steadily more interconnected.

This is a fancy suggestion, and it should be qualified.  First, the
"interconnection" among the various places that comprise a site will
differ from one institution to the next.  The places might get audio
or video links, or perhaps the connections will all be mediated by
a headquarters or other central location.  Think, for example, about
the site that consists of the world's train stations.  These places
are connected in the sense that they are places for the practice
of a profession, or perhaps several professions.  Whenever you have
a profession, you have knowledge being shuffled back and forth; you
have benchmarking, notes being compared, experiments being watched,
disasters learned from, and so on.  The people who design and run
the stations presumably travel among the stations every chance they
get for these purposes.  The people who sell things to train stations
probably make directories of them, and they want to stay connected
to them for the same reason any business wants (to the extent it's
economically possible) to keep a continual eye on the market.  The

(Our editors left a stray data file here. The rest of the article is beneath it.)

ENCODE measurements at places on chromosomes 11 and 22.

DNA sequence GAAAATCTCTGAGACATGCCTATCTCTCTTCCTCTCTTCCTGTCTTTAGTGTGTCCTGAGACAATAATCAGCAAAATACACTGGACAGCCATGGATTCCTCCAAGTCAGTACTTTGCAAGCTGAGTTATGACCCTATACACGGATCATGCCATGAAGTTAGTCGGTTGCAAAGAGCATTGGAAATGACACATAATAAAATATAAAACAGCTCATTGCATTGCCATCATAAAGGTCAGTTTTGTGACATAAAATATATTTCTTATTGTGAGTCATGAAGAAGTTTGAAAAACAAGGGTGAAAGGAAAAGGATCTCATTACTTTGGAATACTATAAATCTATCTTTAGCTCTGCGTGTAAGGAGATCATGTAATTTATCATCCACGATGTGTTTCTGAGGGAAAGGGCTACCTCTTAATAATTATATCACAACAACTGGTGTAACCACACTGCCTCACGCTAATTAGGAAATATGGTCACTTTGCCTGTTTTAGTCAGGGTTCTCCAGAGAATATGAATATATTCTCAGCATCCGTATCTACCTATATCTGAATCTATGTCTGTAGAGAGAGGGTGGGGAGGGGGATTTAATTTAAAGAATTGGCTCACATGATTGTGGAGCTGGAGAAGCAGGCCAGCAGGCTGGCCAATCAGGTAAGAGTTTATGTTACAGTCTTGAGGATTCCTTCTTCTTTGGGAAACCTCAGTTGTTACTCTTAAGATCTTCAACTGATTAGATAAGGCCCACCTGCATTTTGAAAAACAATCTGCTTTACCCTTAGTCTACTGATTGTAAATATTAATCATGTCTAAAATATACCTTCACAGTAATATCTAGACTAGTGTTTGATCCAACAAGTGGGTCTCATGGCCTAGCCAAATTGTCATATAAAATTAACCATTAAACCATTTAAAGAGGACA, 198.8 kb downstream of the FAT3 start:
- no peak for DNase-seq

stations are also interconnected for operational purposes; trains
that run late at one station will have consequences for people and
activities in other stations.

All these kinds of interconnection are driven by the incentives of
the institution, and as the technology of interconnection improves,
the same incentives will naturally amplify the interconnections.
Of course, the interconnections won't increase by magic; there will
presumably be politics and consensus-building and early experiments
that fail and late adopters who wait around for standards.  Each of
the experiments in advanced interconnection will run into unexpected
kinds of hetereogeneity that nobody had thought about before -- for
example, differences of language, climate, organizational culture,
or legal environment.  Turf wars will presumably shape the trajectory
of the interconnection architecture as well.  "Interconnection" can
mean a million different things, and it will be the fine details of
history that determine what form the interconnection will take.  The
only generalization we can make is that it will happen.

Train stations are obviously an easy case; railway people have been
coordinating their activities for centuries, and were early adopters
of the telegraph and computer.  But similar dynamics apply to a wide
range of sites -- transfer of knowledge, surveillance of the market,
operational coordination, and so on -- and you can easily spell out
similar analyses for any other institutionally defined place you can
imagine.  In some cases the results may not seem compelling, but that
might simply be the result of our own ignorance.  How much knowledge
can there possibly be to transfer between different gas stations or
hospital reception desks?  Probably a lot more than we know.